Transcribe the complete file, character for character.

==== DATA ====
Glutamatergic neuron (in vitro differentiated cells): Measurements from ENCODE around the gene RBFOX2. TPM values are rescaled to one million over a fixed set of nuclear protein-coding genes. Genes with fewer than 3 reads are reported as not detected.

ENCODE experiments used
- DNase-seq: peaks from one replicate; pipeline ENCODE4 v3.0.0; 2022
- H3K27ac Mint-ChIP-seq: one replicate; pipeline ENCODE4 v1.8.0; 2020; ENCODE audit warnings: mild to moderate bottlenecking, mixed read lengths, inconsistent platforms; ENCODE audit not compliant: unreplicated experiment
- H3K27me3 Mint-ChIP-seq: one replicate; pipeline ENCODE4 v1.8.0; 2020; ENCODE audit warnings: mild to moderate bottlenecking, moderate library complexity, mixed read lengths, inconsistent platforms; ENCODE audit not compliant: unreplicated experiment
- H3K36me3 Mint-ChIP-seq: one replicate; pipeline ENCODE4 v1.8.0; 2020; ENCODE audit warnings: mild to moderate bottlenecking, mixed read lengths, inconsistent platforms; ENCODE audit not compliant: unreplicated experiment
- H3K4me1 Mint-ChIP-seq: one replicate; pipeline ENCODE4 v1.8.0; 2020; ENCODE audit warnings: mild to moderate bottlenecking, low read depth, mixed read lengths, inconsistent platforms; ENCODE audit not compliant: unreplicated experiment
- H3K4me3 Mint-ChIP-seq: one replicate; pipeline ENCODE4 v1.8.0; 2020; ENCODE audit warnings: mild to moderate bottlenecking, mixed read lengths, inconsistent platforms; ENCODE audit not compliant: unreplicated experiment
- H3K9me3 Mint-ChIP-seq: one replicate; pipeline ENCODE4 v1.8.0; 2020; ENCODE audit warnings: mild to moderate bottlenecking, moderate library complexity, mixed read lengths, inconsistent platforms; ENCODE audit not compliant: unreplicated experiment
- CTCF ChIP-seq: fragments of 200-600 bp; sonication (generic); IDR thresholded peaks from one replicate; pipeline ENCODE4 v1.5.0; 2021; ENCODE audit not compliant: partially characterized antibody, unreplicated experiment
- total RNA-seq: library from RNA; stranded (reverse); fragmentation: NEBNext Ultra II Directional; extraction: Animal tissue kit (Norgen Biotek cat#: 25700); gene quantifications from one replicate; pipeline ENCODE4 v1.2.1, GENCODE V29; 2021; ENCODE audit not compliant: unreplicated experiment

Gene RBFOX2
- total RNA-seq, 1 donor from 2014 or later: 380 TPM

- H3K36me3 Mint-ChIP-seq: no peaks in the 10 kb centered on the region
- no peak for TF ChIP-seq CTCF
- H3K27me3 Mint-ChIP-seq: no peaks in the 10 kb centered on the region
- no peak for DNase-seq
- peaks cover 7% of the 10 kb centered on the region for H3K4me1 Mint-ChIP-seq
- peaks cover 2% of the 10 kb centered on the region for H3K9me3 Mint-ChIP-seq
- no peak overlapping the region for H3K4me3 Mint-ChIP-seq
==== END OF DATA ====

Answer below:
Glutamatergic neuron (in vitro differentiated cells): Measurements from ENCODE around the gene RBFOX2. TPM values are rescaled to one million over a fixed set of nuclear protein-coding genes. Genes with fewer than 3 reads are reported as not detected.

ENCODE experiments used
- DNase-seq: peaks from one replicate; pipeline ENCODE4 v3.0.0; 2022
- H3K27ac Mint-ChIP-seq: one replicate; pipeline ENCODE4 v1.8.0; 2020; ENCODE audit warnings: mild to moderate bottlenecking, mixed read lengths, inconsistent platforms; ENCODE audit not compliant: unreplicated experiment
- H3K27me3 Mint-ChIP-seq: one replicate; pipeline ENCODE4 v1.8.0; 2020; ENCODE audit warnings: mild to moderate bottlenecking, moderate library complexity, mixed read lengths, inconsistent platforms; ENCODE audit not compliant: unreplicated experiment
- H3K36me3 Mint-ChIP-seq: one replicate; pipeline ENCODE4 v1.8.0; 2020; ENCODE audit warnings: mild to moderate bottlenecking, mixed read lengths, inconsistent platforms; ENCODE audit not compliant: unreplicated experiment
- H3K4me1 Mint-ChIP-seq: one replicate; pipeline ENCODE4 v1.8.0; 2020; ENCODE audit warnings: mild to moderate bottlenecking, low read depth, mixed read lengths, inconsistent platforms; ENCODE audit not compliant: unreplicated experiment
- H3K4me3 Mint-ChIP-seq: one replicate; pipeline ENCODE4 v1.8.0; 2020; ENCODE audit warnings: mild to moderate bottlenecking, mixed read lengths, inconsistent platforms; ENCODE audit not compliant: unreplicated experiment
- H3K9me3 Mint-ChIP-seq: one replicate; pipeline ENCODE4 v1.8.0; 2020; ENCODE audit warnings: mild to moderate bottlenecking, moderate library complexity, mixed read lengths, inconsistent platforms; ENCODE audit not compliant: unreplicated experiment
- CTCF ChIP-seq: fragments of 200-600 bp; sonication (generic); IDR thresholded peaks from one replicate; pipeline ENCODE4 v1.5.0; 2021; ENCODE audit not compliant: partially characterized antibody, unreplicated experiment
- total RNA-seq: library from RNA; stranded (reverse); fragmentation: NEBNext Ultra II Directional; extraction: Animal tissue kit (Norgen Biotek cat#: 25700); gene quantifications from one replicate; pipeline ENCODE4 v1.2.1, GENCODE V29; 2021; ENCODE audit not compliant: unreplicated experiment

Gene RBFOX2
- total RNA-seq, 1 donor from 2014 or later: 380 TPM

- H3K36me3 Mint-ChIP-seq: no peaks in the 10 kb centered on the region
- no peak for TF ChIP-seq CTCF
- H3K27me3 Mint-ChIP-seq: no peaks in the 10 kb centered on the region
- no peak for DNase-seq
- peaks cover 7% of the 10 kb centered on the region for H3K4me1 Mint-ChIP-seq
- peaks cover 2% of the 10 kb centered on the region for H3K9me3 Mint-ChIP-seq
- no peak overlapping the region for H3K4me3 Mint-ChIP-seq